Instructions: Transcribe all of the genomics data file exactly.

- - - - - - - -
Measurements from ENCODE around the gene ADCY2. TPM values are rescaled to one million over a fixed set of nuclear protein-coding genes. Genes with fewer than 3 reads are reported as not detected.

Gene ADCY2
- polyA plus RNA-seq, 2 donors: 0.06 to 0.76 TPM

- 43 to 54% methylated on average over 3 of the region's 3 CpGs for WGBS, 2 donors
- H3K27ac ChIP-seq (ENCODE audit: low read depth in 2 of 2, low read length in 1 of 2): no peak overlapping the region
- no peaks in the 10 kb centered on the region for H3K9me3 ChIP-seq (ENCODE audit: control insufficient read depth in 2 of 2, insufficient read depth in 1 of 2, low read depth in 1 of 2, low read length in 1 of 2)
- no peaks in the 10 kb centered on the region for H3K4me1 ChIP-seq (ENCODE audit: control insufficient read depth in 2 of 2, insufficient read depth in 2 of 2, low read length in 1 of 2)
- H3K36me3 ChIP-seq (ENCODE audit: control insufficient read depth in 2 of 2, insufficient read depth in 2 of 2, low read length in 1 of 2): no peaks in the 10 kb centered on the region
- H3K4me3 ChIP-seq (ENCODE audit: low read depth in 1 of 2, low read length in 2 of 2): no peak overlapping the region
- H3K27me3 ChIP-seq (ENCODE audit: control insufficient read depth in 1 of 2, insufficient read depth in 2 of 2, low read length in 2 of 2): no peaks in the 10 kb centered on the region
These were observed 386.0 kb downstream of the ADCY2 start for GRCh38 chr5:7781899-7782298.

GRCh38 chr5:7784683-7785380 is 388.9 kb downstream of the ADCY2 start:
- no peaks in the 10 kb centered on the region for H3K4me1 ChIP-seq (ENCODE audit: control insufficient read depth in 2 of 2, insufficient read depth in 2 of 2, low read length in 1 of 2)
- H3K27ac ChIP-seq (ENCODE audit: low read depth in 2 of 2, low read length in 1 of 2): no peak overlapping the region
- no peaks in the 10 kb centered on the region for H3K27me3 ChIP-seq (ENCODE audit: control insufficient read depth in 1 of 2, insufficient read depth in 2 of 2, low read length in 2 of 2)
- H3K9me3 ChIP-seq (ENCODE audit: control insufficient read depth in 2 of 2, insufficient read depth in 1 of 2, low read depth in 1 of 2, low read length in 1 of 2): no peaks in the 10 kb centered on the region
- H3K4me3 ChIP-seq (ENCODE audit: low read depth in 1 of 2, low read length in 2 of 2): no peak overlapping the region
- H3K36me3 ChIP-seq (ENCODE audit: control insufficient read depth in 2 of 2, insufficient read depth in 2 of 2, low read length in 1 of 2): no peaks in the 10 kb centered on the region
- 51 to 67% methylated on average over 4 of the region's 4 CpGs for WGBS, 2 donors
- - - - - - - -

Measurements from ENCODE around the gene ADCY2. TPM values are rescaled to one million over a fixed set of nuclear protein-coding genes. Genes with fewer than 3 reads are reported as not detected.

Gene ADCY2
- polyA plus RNA-seq, 2 donors: 0.06 to 0.76 TPM

- 43 to 54% methylated on average over 3 of the region's 3 CpGs for WGBS, 2 donors
- H3K27ac ChIP-seq (ENCODE audit: low read depth in 2 of 2, low read length in 1 of 2): no peak overlapping the region
- no peaks in the 10 kb centered on the region for H3K9me3 ChIP-seq (ENCODE audit: control insufficient read depth in 2 of 2, insufficient read depth in 1 of 2, low read depth in 1 of 2, low read length in 1 of 2)
- no peaks in the 10 kb centered on the region for H3K4me1 ChIP-seq (ENCODE audit: control insufficient read depth in 2 of 2, insufficient read depth in 2 of 2, low read length in 1 of 2)
- H3K36me3 ChIP-seq (ENCODE audit: control insufficient read depth in 2 of 2, insufficient read depth in 2 of 2, low read length in 1 of 2): no peaks in the 10 kb centered on the region
- H3K4me3 ChIP-seq (ENCODE audit: low read depth in 1 of 2, low read length in 2 of 2): no peak overlapping the region
- H3K27me3 ChIP-seq (ENCODE audit: control insufficient read depth in 1 of 2, insufficient read depth in 2 of 2, low read length in 2 of 2): no peaks in the 10 kb centered on the region
These were observed 386.0 kb downstream of the ADCY2 start for GRCh38 chr5:7781899-7782298.

GRCh38 chr5:7784683-7785380 is 388.9 kb downstream of the ADCY2 start:
- no peaks in the 10 kb centered on the region for H3K4me1 ChIP-seq (ENCODE audit: control insufficient read depth in 2 of 2, insufficient read depth in 2 of 2, low read length in 1 of 2)
- H3K27ac ChIP-seq (ENCODE audit: low read depth in 2 of 2, low read length in 1 of 2): no peak overlapping the region
- no peaks in the 10 kb centered on the region for H3K27me3 ChIP-seq (ENCODE audit: control insufficient read depth in 1 of 2, insufficient read depth in 2 of 2, low read length in 2 of 2)
- H3K9me3 ChIP-seq (ENCODE audit: control insufficient read depth in 2 of 2, insufficient read depth in 1 of 2, low read depth in 1 of 2, low read length in 1 of 2): no peaks in the 10 kb centered on the region
- H3K4me3 ChIP-seq (ENCODE audit: low read depth in 1 of 2, low read length in 2 of 2): no peak overlapping the region
- H3K36me3 ChIP-seq (ENCODE audit: control insufficient read depth in 2 of 2, insufficient read depth in 2 of 2, low read length in 1 of 2): no peaks in the 10 kb centered on the region
- 51 to 67% methylated on average over 4 of the region's 4 CpGs for WGBS, 2 donors